Gene expression differences were detected in 67 genes represented by 75 probes when PBMC from JIA patients who achieved remission using MTX alone were compared to healthy controls. Twenty-two of these genes showed higher levels of expression and 45 showed lower levels in patient compared with control samples (Table S1 in Additional file 1). Thus, MTX appears to act not merely by suppressing pro-inflammatory genes, but by a re-ordering of specific transcript levels. Not surprisingly, functional associations among the differentially expressed genes included genes whose products are active in cell-mediated immunity. This included decreased expression of signal transducer and activator of transcription 1 (STAT1), which plays an important role mediating the effects of interferon gamma and in TH17 cell differentiation. STAT1 is activated by IL-6, an important cytokine in the pathogenesis of JIA  and IL-6 is known to be modulated by methotrexate [14, 15]. Similarly, the expression of complement factor B, whose expression is increased by pro-inflammatory cytokines, was decreased in MTX-responsive patient samples. The decreased expression patterns of chemokine receptor 6, granzymes A and K, and the killer cell lectin like receptor subfamily D member 1 and subfamily K member 1 transcripts suggest modulation by MTX in cells of the innate (natural killer cells) and adaptive (cytotoxic T cells) immune systems in JIA. Input of the differentially expressed genes from this analysis into IPA software revealed a statistically significant downregulation of leukocyte activation in samples from the methotrexate-responsive samples based on the downregulation of five genes: GZMA, which activates monocytes , STAT1 whose phosphorylation leads to macrophage activation , CALR, which increases activation of dendritic cells , SERPINB9, which increases leukocyte activation , and KLRK1, which increases NK cell activation . Upregulation of CALR, PRDM1, STAT1, TAGAP and TNRC6B has been associated elsewhere with adult rheumatoid arthritis or juvenile polyarticular arthritis [21–24]. Their downregulation here is consistent with an immunosuppressive effect of MTX across a variety of different molecules. Downregulation of GZMA by MTX was previously reported by Belinsky et al. .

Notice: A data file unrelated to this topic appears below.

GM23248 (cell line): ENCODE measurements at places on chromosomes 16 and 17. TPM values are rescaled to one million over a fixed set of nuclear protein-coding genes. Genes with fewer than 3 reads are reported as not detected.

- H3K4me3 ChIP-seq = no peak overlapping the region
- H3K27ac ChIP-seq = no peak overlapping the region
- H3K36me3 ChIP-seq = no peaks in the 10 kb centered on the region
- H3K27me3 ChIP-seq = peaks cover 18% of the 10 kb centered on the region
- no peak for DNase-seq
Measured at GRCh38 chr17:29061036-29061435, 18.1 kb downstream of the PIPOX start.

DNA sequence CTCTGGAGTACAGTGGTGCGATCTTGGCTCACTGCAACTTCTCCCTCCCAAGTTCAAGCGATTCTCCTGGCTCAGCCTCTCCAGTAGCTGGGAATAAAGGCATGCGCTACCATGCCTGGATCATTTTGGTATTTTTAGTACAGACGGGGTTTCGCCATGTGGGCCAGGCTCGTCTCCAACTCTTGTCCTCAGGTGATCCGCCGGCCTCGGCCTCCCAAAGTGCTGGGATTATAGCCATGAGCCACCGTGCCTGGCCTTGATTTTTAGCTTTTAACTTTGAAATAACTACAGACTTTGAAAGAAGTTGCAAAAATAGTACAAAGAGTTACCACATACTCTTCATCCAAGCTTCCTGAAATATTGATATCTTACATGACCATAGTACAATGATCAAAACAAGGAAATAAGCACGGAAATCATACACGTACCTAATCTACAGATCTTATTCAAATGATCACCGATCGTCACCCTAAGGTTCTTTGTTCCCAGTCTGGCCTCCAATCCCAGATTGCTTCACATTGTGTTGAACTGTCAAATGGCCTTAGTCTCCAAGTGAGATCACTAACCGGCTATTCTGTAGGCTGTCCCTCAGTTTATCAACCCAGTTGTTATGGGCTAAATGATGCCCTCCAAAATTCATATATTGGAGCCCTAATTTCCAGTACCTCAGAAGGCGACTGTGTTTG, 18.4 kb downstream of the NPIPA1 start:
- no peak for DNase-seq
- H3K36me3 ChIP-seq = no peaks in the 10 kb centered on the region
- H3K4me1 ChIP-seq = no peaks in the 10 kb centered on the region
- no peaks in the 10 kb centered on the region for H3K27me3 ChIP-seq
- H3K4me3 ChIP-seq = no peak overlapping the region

Fifty-two genes represented by 56 different probe sets were differentially expressed in PBMC samples from patients treated with MTX + Et relative to samples from healthy controls (Table S2 in Additional file 2). Transcripts for 25 of these genes were expressed in higher levels in patients and 27 were expressed in lower levels compared with controls. GO analysis indicated an overrepresentation of products of the differentially expressed genes with roles in immunity, as expected. Of the 24 GO biological process categories obtained, 11 were related to immunity with ratios of the number of observed to expected genes varying from 4.57 to 22.05. The second-most overrepresented categories were related to histone or chromatin modification, with observed/expected ratios between 3.29 and 12.53. This finding is consistent with the hypothesis that alterations in gene expression that characterize the transition from active disease to remission may be accomplished alterations in chromatin accessibility through epigenetic alterations.